The right to life and the value of life as orientations in law, politics and ethics 20 have been discussed as key issues in a broad practical and theoretical context of issues of war, armed conflict, the death penalty, and various contemporary medico-legal scenarios.
Justice and morality in context of human suffering, natural law an international politics 21 as a subject of research helps to bridging the contending theories of natural law and international relations and to propose ‘relational ontology’ as the basis for rethinking an approach to international law and politics. Such a sample of a number of challenging and controversial ideas helps to study international law as well as international relations theory, political theory and philosophical ethics.
Health rights as a multidisciplinary studies examine ethical, legal and empirical questions regarding the human right heath or health care22 . Have been discussed: different obligations health rights entail for governments and other subjects; potentially conflict of these rights with other rights and values; and how cultural diversity bears of the formulation and implementation of health rights.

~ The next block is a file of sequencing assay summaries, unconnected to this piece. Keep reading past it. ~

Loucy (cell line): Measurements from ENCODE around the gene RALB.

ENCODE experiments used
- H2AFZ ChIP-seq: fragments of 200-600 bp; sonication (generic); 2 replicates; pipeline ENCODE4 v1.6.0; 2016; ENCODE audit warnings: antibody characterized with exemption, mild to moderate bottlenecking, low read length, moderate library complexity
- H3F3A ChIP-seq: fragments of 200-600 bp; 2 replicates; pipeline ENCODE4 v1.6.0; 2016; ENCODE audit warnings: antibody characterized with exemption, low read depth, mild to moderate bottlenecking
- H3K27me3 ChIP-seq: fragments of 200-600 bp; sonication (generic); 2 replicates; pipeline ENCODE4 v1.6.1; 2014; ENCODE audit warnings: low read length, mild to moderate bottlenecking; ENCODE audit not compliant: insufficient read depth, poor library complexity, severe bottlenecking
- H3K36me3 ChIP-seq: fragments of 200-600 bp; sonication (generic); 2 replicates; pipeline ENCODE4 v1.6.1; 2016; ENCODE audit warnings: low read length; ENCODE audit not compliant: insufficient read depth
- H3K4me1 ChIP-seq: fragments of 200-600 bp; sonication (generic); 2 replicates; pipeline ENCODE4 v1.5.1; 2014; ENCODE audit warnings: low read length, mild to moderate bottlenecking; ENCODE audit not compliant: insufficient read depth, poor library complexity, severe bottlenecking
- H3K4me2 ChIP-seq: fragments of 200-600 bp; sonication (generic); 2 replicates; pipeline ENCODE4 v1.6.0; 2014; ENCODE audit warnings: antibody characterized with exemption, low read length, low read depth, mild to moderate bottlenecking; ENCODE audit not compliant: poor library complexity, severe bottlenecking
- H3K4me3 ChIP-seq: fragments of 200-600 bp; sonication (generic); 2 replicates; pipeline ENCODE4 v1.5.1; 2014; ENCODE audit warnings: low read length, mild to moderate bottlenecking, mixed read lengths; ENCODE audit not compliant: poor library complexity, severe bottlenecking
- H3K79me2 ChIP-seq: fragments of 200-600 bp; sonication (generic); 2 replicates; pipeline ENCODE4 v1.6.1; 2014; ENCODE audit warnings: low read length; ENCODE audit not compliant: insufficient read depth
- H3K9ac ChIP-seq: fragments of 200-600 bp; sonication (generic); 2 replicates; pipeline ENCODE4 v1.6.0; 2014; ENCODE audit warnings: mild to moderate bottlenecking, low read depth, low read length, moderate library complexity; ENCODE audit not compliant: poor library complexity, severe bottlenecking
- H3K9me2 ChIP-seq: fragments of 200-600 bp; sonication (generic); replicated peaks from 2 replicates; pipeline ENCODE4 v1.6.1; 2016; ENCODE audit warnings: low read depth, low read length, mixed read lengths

An innovative analytical study bringing together elusive data from 137 developing countries presents the issue of reproductive health and gender in equality to health – in context of method, measurement, and implications 23.
An international legal analysis of maternity discrimination and inequality in the workforce have been presented in relation to the NAFTA and the European Union in context of the primary role of legislation and its impact on the court process at both national and international levels24 .
Other issues in human rights protection is medical law and ethics relating to intellectually disabled persons25 . Of significant value in this area are such legal instruments as the UN Convention on the right of persons with disabilities, the case law of the European Court of Human Rights, and other jurisprudential sources.
The new book addresses concern specific to the underserved and understudied population of three million gay and lesbian elders in United States 26. A new understanding of the construction of sexuality and identity advocates new reforms designed to ensure equality and dignity in aging regardless of sexual orientation.